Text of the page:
This is the (mostly) no nonesense guide to studies and research that measures and/or compares a variety of facets, characteristics, or manifestations of software development in dynamically vs statically typed programming languages.
Disclaimer: For larger, more complex codebases, I do advocate for statically typed languages that also support algebraic data types, generic types, type classes, and preferrably a form of typelevel expressiveness (e.g. dependent types, refinement types) for larger, more complex codebases.
This alone is not enough for me though. Other practices I advocate for include imposing referential transparency wherever possible, modeling with algebraic abstractions such that laws of the system can be encoded as property-based tests either in a runnable test suite or in the type system itself (as with, for example, Idris), using some form of example-based tests to capture edge conditions. However, I have been known to write a lot of Bash for simpler glue logic, so much so that I wrote a Bash styleguide here: https://github.com/mbbx6spp/styleguides/tree/master/bash. I also write much Nix for the infrastructures I deploy.
Previously in my career as a developer I wrote Ruby (relgiously TDD-style) to build Rails web applications and advocated in favor of code-level practices that I read in disgust now. Forgive me father, for I have sinned.
Observations of results
- Measuring things like proness to creating bugs, developer productivity, or otherwise effectiveness of type systems is a hairy tasks (to say the least) to design valid experiments for.
- The scope of the experiment is inversely proportional to how precise the result can be (i.e. the larger the scope, the smaller probability the result holds in all operating environments).
- The results I am presently aware of in this space are not conclusive towards one side or another. In fact, there are some results that offer mixed findings.
- Many experiments or research studies in the area that compare dynamically and statically typed languages tend to target the lowest common denominator kind of statically typed languages which are mainstream such as Java and C.#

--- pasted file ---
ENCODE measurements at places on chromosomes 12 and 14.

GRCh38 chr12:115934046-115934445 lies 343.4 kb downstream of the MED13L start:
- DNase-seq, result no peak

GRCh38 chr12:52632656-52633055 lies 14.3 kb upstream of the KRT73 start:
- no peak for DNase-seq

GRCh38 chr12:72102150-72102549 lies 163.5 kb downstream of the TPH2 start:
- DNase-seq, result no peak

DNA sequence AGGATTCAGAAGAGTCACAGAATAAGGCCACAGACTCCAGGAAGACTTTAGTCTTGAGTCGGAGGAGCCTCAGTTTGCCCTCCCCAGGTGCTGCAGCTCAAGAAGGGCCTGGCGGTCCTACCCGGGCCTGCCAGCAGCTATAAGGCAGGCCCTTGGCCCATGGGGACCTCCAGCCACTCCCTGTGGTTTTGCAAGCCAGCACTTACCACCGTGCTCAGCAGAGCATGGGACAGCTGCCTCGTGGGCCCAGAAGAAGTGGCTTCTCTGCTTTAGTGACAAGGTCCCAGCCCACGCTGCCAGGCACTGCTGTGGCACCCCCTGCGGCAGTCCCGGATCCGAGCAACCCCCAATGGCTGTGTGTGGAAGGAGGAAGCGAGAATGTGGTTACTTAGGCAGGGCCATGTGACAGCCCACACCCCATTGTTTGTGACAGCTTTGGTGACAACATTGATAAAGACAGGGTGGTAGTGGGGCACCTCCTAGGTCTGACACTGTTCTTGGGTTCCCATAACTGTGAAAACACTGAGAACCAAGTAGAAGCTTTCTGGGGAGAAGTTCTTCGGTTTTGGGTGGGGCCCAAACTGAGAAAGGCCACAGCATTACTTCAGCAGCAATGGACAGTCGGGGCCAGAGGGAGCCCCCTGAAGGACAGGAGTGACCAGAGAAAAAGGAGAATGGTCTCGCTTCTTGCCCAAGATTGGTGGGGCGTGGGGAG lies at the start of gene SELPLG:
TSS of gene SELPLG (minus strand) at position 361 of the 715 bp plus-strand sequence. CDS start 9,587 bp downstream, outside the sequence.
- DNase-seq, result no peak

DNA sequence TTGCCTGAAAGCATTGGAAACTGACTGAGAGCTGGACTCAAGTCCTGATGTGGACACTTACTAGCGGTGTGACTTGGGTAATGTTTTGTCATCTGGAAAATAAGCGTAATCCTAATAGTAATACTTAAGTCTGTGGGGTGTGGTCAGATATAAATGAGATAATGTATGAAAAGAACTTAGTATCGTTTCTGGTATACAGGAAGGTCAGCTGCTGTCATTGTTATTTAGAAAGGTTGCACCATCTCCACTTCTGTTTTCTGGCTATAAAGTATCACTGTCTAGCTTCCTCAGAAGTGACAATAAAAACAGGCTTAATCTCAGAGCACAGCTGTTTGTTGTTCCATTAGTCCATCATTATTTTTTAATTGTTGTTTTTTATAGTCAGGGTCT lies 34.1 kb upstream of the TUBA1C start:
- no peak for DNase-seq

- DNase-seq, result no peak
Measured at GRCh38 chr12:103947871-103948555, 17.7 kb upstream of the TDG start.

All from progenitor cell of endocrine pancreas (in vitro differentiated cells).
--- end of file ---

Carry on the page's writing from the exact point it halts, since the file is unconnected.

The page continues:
- Unit Testing Isn't Enough, You Need Static Typing Too: http://evanfarrer.blogspot.ca/2012/06/unit-testing-isnt-enough-you-need.html?m=1
- On The Revival of Dynamic Languages: http://link.springer.com/chapter/10.1007%2F11550679_1?LI=true
- Static Typing Where Possible, Dynamic Typing When Needed: The End of the Cold War Between Programming Languages: http://citeseerx.ist.psu.edu/viewdoc/download?doi=10.1.1.69.5966&rep=rep1&type=pdf
- Improving Software Quality With Static Analysis: http://www.cs.umd.edu/~mwh/papers/paste41gp-foster.pdf
Related (Statically Typed Background)
This is where my current bias will likely show up the most since I am more likely to be exposed to pro static types or at least pro static analysis papers:
- On understanding types, data abstraction, and polymorphism (1985): http://citeseer.ist.psu.edu/viewdoc/summary?doi=10.1.1.117.695
- Idris, a General Purpose Dependently Typed Programming Language: Design and Implementation: https://eb.host.cs.st-andrews.ac.uk/drafts/impldtp.pdf
- Practical Erasure In Dependently Typed Languages https://edwinb.wordpress.com/2015/02/28/practical-erasure-in-dependently-typed-languages/
These are just pointers. If you have a relevant paper, experiment, or study please link to it in the comments and I will add to this list.
"To Type or not to Type, that is the question."
Make your own mind up. My suggestion is above in the disclaimer.